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How can your physical store compete with online shops? By offering your customers an additional experience or service and being more than just a store. For example, by having a coffee corner or offering a wider range of products. However, this is not always allowed. What do you have to pay attention to and how can you regulate this?
Blurring, mixed-use formulas, industry blurring, mixed concepts – all words for the same phenomenon: a business offers additional services or products to its original products. Classics include coffee and cake in the lunchroom at the baker’s, tastings at the liquor store and, of course, breakfast at Ikea or HEMA. But the extra product or service might also be a second leg to stand on in the shop’s product range, for instance a nut bar at the cheese shop or ready-made meals at the butcher’s. So plenty of opportunities for innovative entrepreneurs.
Nevertheless, there are some things you better take into account. Not every combination is allowed. Sometimes a permit must be applied for first, a permit to derogate from the zoning plan is needed or the landlord must give permission for derogating use of the leased property.
A zoning plan prescribes what function or functions a particular plot may have. This may be a store, a hospitality establishment or both, for example. If the function is only shop, the property cannot be used for catering activities and a permit to derogate from the zoning plan may be required.
A zoning plan may also include rules for special types of shops. For example, the zoning plan for the Amsterdam city centre states that no more tourist shops may be added, such as Nutella themed shops. For some of the existing shops, this ban will also apply if the shop is terminated. So the new owner will then have to start offering a different assortment, which is more geared towards inner-city residents. In addition, the retail trade policy of the city does not allow new stores offering food and drink to apply a mixed-use formula. On the other hand, three areas with high vacancy rates outside the city centre are free zones, where blurring is explicitly allowed.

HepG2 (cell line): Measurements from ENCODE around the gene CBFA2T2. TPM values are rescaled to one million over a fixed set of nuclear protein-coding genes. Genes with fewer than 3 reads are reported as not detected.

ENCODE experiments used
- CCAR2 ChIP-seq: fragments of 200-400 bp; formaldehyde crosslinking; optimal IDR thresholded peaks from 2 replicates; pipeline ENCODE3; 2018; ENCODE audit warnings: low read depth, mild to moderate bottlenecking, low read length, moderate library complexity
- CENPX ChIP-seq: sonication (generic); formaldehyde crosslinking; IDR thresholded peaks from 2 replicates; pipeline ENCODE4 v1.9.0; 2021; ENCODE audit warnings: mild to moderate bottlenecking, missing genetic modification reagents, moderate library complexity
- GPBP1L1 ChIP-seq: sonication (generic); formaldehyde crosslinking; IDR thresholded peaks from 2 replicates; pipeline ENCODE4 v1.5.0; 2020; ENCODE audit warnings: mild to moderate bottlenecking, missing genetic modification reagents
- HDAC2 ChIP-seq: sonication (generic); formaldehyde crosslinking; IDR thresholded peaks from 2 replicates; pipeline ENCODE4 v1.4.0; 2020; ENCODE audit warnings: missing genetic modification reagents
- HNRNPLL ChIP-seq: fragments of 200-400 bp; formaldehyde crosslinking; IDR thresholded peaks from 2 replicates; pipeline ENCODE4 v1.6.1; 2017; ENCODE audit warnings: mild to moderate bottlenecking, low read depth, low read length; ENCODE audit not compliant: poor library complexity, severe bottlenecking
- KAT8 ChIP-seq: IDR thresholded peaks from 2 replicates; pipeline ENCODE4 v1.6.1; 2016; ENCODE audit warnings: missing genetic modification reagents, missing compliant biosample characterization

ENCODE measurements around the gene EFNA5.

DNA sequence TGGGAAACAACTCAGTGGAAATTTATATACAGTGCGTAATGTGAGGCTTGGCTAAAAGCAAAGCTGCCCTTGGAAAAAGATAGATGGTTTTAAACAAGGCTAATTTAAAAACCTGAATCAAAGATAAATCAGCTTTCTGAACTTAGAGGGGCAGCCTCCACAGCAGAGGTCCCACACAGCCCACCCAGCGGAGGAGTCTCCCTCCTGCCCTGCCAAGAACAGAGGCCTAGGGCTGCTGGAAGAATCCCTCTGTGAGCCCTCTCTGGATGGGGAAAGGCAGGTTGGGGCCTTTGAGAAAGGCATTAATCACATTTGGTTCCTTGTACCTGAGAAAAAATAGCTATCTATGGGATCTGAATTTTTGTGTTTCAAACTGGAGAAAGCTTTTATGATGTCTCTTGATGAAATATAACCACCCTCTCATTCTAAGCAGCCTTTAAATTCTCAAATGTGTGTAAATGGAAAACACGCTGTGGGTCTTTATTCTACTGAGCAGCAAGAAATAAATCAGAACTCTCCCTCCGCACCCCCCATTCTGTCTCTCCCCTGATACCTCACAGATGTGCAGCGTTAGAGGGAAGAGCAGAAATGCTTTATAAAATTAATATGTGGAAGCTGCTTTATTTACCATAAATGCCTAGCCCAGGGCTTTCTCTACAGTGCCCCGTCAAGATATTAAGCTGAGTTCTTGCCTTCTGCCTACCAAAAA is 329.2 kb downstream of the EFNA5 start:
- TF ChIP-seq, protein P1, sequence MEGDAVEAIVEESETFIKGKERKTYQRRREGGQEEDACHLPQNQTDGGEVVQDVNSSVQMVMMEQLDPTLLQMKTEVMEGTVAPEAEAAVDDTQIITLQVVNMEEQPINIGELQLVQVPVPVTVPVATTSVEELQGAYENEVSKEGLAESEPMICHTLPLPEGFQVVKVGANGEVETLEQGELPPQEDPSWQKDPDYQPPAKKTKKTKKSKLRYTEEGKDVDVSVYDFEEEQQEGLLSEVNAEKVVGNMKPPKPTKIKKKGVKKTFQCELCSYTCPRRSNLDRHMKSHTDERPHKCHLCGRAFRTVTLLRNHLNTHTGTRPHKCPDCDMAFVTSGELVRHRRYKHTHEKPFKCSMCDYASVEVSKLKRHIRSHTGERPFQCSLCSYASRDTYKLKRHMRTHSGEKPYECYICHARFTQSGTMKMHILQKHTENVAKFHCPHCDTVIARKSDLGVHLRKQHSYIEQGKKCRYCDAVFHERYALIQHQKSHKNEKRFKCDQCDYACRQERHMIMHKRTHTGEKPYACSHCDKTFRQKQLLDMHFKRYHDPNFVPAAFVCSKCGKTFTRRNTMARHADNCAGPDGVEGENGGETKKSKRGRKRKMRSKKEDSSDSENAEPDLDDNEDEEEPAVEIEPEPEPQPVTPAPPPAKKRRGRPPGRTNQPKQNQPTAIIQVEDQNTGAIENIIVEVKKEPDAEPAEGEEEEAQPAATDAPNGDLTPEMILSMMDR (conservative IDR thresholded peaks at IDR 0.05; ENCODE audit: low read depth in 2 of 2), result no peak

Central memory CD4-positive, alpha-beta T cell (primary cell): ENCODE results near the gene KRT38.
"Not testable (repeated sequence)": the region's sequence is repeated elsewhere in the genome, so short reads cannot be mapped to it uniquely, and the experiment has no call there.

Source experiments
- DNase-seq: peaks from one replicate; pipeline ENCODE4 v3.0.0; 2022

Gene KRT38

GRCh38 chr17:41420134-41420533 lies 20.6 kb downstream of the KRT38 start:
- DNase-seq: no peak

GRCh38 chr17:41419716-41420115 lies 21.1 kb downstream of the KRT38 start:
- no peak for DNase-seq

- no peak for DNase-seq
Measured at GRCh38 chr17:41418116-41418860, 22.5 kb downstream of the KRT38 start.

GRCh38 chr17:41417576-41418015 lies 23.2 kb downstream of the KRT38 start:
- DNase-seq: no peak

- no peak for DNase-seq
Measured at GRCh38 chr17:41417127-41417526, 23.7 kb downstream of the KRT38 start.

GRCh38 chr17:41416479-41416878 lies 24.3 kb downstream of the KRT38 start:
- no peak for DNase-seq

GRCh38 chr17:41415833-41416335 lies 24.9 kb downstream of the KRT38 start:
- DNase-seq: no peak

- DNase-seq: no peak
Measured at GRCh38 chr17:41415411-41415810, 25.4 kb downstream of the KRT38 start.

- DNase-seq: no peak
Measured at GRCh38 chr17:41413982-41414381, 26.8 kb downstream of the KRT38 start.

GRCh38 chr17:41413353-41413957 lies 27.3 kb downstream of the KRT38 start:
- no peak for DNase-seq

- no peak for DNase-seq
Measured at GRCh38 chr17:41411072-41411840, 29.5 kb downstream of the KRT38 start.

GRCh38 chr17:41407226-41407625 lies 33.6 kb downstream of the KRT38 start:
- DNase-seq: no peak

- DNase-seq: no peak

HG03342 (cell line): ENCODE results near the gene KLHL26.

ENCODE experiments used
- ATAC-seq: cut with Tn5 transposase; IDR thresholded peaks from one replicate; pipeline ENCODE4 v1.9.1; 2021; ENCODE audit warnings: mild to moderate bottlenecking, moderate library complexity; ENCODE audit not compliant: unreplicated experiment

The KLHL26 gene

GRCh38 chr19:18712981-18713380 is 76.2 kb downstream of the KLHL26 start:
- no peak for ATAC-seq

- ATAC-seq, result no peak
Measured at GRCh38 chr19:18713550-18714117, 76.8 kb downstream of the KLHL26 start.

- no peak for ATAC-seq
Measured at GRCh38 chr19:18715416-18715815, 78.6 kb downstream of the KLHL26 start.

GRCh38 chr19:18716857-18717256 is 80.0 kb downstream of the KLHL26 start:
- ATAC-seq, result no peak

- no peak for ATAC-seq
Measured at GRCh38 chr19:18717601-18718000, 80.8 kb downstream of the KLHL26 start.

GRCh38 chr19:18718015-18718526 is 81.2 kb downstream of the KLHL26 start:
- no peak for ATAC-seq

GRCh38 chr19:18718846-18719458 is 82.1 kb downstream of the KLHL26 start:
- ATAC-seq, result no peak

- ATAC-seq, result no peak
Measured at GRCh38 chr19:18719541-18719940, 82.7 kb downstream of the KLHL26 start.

Online shops and flash delivery drivers are special cases. An online shop is not a physical store, therefore, it cannot use plots that are meant for retail trade. The same applies to flash delivery services. Anyone who wants to be centrally located in the city as a flash delivery service will not be able to use retail space unless there is a possibility for derogation from the zoning plan or an integrated environmental permit has been granted for it. In practice, this will be hard, as municipalities fear that dark stores will cause nuisance, for example by loitering drivers waiting for the next call. Moreover, dark stores are also operating outside normal shop opening hours.
Arrangements have to be made not only with the municipality but also with the landlord if the lease agreement does not allow for other activities to take place in the premises or for a different assortment to be offered. The latter may come into play especially in shopping centres because there you can often find a balanced mix of shops, complementing each other rather than competing with each other. Different use of the premises may also require remodelling, which requires the landlord’s permission, for example the installation of a better and bigger kitchen for the coffee corner in the bookstore.
Sometimes a different use of the premises may even lead to a change of the rental regime. This may come into play if someone starts selling goods from their warehouse space and the sale becomes the main activity. A tenant of a warehouse enjoys much less rent protection than a tenant of retail or hospitality space.
You may also need a permit for an additional activity or extension of your product range. The best-known example is that, without a permit, it is not allowed to serve or sell liquor. Currently, according to the Alcohol Act, this is not allowed without a liquor or catering licence. The current cabinet does want to make this possible, according to the coalition agreement: “We will allow the mixing of functions in retail by regulating ‘blurring’ in shopping areas in a responsible manner, with strict monitoring of alcohol abuse.” However, this has not yet resulted in a legislative proposal and the initiative proposal Mixed-Use Formulas from 2018 seems to be on hold.
So for now, having a glass of prosecco at the hairdresser’s or the bridal shop is not possible unless a licence has been applied for and granted. The same applies to the reverse: the restaurant owner is not allowed to sell art works from his walls and a liquor retailer is not allowed to sell other products than drinks in the same room or online shop.
Would you like to know whether your plans are in line with the zoning plan and your lease agreement? Or whether you need a permit? We will check this for you and, if necessary, help you apply for a permit or procedures for derogating from the zoning plan. We are also happy to assist you in concluding purchase and rental agreements and dealing with disputes about them. Please contact our specialists:
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